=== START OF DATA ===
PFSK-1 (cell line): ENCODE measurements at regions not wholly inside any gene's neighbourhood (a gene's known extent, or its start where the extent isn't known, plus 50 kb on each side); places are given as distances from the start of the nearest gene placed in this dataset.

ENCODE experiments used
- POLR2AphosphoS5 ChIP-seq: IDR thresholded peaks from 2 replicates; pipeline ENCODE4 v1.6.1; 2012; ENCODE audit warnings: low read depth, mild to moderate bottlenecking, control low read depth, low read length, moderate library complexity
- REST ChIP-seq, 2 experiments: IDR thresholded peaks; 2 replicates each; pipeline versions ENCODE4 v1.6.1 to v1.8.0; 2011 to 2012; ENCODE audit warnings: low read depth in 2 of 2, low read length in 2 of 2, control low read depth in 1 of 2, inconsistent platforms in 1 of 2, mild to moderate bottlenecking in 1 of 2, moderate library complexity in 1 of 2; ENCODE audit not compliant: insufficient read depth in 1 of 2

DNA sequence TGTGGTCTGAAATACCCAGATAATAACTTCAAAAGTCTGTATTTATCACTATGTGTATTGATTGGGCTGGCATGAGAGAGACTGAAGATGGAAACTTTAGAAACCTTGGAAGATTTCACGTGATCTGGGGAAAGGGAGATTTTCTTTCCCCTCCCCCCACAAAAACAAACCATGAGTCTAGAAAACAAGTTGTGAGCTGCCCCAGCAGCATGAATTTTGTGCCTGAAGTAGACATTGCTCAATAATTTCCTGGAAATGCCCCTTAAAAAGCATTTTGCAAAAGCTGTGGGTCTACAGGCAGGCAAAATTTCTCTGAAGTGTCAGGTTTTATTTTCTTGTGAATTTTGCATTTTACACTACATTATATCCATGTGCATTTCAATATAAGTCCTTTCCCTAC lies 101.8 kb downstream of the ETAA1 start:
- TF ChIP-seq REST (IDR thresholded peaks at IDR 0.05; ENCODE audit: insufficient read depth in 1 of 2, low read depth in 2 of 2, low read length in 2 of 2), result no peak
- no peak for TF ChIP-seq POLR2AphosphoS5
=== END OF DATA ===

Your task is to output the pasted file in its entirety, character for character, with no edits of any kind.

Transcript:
PFSK-1 (cell line): ENCODE measurements at regions not wholly inside any gene's neighbourhood (a gene's known extent, or its start where the extent isn't known, plus 50 kb on each side); places are given as distances from the start of the nearest gene placed in this dataset.

ENCODE experiments used
- POLR2AphosphoS5 ChIP-seq: IDR thresholded peaks from 2 replicates; pipeline ENCODE4 v1.6.1; 2012; ENCODE audit warnings: low read depth, mild to moderate bottlenecking, control low read depth, low read length, moderate library complexity
- REST ChIP-seq, 2 experiments: IDR thresholded peaks; 2 replicates each; pipeline versions ENCODE4 v1.6.1 to v1.8.0; 2011 to 2012; ENCODE audit warnings: low read depth in 2 of 2, low read length in 2 of 2, control low read depth in 1 of 2, inconsistent platforms in 1 of 2, mild to moderate bottlenecking in 1 of 2, moderate library complexity in 1 of 2; ENCODE audit not compliant: insufficient read depth in 1 of 2

DNA sequence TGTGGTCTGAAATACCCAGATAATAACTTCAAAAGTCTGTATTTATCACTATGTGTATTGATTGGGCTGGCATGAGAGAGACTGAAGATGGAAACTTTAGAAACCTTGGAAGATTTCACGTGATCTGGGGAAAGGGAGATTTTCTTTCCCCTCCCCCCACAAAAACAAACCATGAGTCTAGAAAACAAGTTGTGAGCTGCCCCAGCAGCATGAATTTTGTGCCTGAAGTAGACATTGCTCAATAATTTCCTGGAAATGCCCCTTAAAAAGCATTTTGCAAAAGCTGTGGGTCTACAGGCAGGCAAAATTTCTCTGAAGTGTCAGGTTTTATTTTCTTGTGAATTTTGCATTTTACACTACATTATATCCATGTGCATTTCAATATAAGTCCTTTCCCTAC lies 101.8 kb downstream of the ETAA1 start:
- TF ChIP-seq REST (IDR thresholded peaks at IDR 0.05; ENCODE audit: insufficient read depth in 1 of 2, low read depth in 2 of 2, low read length in 2 of 2), result no peak
- no peak for TF ChIP-seq POLR2AphosphoS5